If you calculate the number of shifts divided by the number of workers, you can simple round the number down and start filling every shift with that many workers until every shift has equally many workers this way you won't get overlaps. Th remaining workers can be scattered among the shifts. Just see if a worker can work shift i (not working shift i1 or i+1), if he can't you try with the next worker.
This is a greedy algorithm, it may not be optimal.
there are 14 shift in every week, 2 for everyday. i dont have the restriction as such just given this task to do, so i can make the restriction favourable for me to make it easy to code.
i am a beginer in java and dont know exactly how to work with vertex.
#6
Re: building a weekly roster application in java
Posted 15 January 2009  10:05 AM
If you have k workers, let half of them work the first shift, the other half works the second shift, first half works the third shift and so on.
If there are no restrictions you might as well make it easy on yourself.
or, if it has to be exactly k workers in a shift..
first k workers work the first shift, next k workers take the next shift, next k take the third and if you run out of workers you start over from the first worker. (Use modulo operation here)
This post has been edited by Gloin: 15 January 2009  10:09 AM
#7
Re: building a weekly roster application in java
Posted 15 January 2009  10:20 AM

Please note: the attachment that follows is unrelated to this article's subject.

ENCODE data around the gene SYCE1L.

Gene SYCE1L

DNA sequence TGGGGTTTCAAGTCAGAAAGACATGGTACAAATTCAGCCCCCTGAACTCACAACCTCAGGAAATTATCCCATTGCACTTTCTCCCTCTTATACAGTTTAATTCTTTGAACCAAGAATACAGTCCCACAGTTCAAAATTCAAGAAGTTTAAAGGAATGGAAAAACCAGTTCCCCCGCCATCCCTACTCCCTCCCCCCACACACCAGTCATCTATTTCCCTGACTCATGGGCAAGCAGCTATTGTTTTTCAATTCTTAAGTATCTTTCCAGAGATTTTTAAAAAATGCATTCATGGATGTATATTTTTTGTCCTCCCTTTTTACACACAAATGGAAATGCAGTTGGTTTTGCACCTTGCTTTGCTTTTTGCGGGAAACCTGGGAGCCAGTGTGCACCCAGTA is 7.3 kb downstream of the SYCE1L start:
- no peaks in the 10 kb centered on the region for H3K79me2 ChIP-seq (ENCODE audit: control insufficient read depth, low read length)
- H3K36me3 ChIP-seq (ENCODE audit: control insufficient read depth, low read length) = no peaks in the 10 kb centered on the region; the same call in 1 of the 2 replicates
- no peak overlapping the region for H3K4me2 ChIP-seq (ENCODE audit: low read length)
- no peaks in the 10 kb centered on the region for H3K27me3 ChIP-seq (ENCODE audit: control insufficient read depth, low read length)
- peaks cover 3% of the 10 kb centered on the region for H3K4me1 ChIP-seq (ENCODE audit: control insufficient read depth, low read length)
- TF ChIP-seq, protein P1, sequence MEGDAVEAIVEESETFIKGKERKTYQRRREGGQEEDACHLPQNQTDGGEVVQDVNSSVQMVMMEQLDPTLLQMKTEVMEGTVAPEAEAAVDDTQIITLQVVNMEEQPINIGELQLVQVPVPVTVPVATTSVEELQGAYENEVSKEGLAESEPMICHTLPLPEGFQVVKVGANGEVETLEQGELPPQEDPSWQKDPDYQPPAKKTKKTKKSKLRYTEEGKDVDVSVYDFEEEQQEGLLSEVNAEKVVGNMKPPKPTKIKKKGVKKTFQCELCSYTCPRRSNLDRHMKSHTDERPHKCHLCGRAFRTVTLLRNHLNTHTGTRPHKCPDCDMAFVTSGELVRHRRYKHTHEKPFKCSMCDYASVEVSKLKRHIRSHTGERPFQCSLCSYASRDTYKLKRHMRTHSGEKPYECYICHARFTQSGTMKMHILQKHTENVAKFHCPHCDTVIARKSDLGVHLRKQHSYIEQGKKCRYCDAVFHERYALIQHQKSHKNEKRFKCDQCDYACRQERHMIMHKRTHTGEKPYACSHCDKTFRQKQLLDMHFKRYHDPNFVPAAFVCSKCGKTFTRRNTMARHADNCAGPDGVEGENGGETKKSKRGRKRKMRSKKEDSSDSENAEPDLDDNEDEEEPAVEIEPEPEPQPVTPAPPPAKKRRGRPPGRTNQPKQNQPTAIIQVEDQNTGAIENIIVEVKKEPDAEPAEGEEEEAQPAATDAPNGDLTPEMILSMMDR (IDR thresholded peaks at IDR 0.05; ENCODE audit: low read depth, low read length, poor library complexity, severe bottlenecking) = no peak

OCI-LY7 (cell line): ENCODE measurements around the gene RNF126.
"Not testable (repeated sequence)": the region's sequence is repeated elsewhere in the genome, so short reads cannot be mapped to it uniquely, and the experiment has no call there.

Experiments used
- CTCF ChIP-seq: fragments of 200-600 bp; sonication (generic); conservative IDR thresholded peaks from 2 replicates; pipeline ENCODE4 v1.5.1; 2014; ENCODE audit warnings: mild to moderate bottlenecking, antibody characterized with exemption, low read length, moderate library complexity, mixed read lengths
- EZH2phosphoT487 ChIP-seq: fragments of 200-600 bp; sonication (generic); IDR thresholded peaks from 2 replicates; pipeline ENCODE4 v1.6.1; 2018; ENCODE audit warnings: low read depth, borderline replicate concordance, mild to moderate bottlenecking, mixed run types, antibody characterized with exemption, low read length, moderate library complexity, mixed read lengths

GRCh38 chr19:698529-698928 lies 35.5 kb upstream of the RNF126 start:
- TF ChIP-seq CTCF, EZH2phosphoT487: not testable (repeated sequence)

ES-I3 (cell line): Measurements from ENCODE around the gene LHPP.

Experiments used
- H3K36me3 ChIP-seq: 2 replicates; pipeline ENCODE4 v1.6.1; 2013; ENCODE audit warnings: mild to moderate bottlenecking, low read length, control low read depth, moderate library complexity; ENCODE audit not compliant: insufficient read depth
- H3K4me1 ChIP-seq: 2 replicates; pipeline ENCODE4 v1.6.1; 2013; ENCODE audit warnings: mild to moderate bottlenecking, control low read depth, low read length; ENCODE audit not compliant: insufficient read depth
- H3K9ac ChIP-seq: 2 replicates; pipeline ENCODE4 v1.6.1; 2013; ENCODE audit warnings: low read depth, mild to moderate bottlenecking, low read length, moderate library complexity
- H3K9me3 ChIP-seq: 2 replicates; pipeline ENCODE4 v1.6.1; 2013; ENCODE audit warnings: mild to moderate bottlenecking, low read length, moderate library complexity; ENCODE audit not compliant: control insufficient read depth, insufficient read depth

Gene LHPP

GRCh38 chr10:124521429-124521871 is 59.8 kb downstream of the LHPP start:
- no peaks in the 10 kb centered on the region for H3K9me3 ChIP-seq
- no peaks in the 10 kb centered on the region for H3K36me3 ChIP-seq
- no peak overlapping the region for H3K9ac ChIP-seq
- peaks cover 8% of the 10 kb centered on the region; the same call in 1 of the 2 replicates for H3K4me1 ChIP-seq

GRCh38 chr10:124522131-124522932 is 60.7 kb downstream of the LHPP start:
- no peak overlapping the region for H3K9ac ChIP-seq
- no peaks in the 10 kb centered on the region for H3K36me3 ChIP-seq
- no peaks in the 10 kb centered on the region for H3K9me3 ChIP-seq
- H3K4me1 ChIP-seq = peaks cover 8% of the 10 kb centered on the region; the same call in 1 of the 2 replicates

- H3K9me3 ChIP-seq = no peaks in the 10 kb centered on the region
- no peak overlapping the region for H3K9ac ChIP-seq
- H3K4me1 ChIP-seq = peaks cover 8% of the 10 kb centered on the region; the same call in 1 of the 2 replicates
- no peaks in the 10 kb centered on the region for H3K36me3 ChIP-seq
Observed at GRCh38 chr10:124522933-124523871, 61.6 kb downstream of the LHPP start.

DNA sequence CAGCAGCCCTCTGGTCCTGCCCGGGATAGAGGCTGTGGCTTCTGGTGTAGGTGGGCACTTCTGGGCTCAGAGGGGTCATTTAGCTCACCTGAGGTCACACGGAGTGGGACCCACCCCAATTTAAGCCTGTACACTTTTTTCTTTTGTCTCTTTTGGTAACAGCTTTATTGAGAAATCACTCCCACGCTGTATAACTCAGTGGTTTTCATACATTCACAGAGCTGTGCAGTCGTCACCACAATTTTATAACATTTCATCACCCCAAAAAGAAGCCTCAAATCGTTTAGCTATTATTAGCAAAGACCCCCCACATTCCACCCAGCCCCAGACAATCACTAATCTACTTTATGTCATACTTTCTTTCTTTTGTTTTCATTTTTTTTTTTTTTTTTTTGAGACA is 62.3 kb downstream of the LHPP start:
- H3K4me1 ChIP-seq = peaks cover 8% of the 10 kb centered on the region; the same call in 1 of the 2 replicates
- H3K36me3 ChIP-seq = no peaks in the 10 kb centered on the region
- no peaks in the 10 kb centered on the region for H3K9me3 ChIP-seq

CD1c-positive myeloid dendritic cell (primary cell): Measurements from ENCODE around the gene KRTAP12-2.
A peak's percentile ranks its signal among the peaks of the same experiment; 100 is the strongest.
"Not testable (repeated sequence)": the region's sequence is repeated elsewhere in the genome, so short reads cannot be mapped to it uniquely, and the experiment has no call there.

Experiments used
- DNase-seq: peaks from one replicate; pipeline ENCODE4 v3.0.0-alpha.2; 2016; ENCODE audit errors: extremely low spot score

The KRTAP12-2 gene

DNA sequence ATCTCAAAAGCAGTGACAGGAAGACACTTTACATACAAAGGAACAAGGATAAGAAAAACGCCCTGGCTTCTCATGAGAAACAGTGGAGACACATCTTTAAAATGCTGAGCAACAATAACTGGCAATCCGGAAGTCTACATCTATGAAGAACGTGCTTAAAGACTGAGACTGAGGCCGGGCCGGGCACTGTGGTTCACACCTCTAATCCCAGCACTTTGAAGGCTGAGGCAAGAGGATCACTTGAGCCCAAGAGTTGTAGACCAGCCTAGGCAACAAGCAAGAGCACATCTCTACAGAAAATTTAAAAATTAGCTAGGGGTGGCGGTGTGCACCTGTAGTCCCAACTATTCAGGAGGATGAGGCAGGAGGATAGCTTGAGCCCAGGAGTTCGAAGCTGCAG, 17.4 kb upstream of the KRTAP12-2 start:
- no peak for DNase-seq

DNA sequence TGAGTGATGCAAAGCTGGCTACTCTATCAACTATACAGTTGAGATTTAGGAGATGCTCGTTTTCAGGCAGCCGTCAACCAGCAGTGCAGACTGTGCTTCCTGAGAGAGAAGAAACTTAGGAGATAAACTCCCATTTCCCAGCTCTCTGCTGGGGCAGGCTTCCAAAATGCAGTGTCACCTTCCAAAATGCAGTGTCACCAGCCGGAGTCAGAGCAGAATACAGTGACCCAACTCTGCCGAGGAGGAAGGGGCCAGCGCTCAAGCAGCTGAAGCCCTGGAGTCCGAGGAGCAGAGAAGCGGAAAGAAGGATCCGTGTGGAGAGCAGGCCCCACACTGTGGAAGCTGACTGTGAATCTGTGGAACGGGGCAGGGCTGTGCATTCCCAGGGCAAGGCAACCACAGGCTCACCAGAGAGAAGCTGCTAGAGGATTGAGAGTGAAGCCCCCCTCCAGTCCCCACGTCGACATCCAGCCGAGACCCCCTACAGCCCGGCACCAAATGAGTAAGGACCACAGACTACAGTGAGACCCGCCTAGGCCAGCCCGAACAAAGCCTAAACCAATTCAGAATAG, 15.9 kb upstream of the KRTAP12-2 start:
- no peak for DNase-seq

Gloin, on 15 Jan, 2009  09:05 AM, said:
If you have k workers, let half of them work the first shift, the other half works the second shift, first half works the third shift and so on.
If there are no restrictions you might as well make it easy on yourself.
or, if it has to be exactly k workers in a shift..
first k workers work the first shift, next k workers take the next shift, next k take the third and if you run out of workers you start over from the first worker. (Use modulo operation here)
can u give me an example on how CAn i begin the code?
#8
Re: building a weekly roster application in java
Posted 15 January 2009  10:45 AM
Let there be m workers (ex, m = 8), every worker is represented by a number between 0 and m1
So we got workers 0, 1, 2, 3, 4, 5, 6 & 7
Next, you have the roster which is represented by a 2dimensional (int) array with 14 * k elements because you have 14 timeslots and every timeslot needs k workers. Call the array Roster[14][k]. (for the example, let k=3, I.e 3 workers per timeslot.
In Roster[0][0] you put worker 0.
In Roster[0][1] you put worker 1.
In Roster[0][2] you put worker 2.
Now you covered the first timeslot.. You continue with..
In Roster[1][0] you put worker 3.
In Roster[1][1] you put worker 4.
In Roster[1][2] you put worker 5.
Then
In Roster[2][0] you put worker 6.
In Roster[2][1] you put worker 7.
You just ran out of workers so you start over from 0 but instead of using ifstatements and crap like that..
In Roster[2][2] you put worker (8%m). m=8 so 8%8 = 0, this is what you wanted.
Then
In Roster[3][0] you put worker (9%m). 9%8 = 1
In Roster[3][1] you put worker (10%m). 10%8 = 2
In Roster[3][2] you put worker (11%m). 11%8 = Well have a guess.
And so on..
You can find a mathematical formula to assign every position in the array using just one line of code inside a forloop.
for (int i = 0; i < 14*k; i++) Roster[i / k][i % k] = i % m;
It's magic!
This post has been edited by Gloin: 15 January 2009  10:47 AM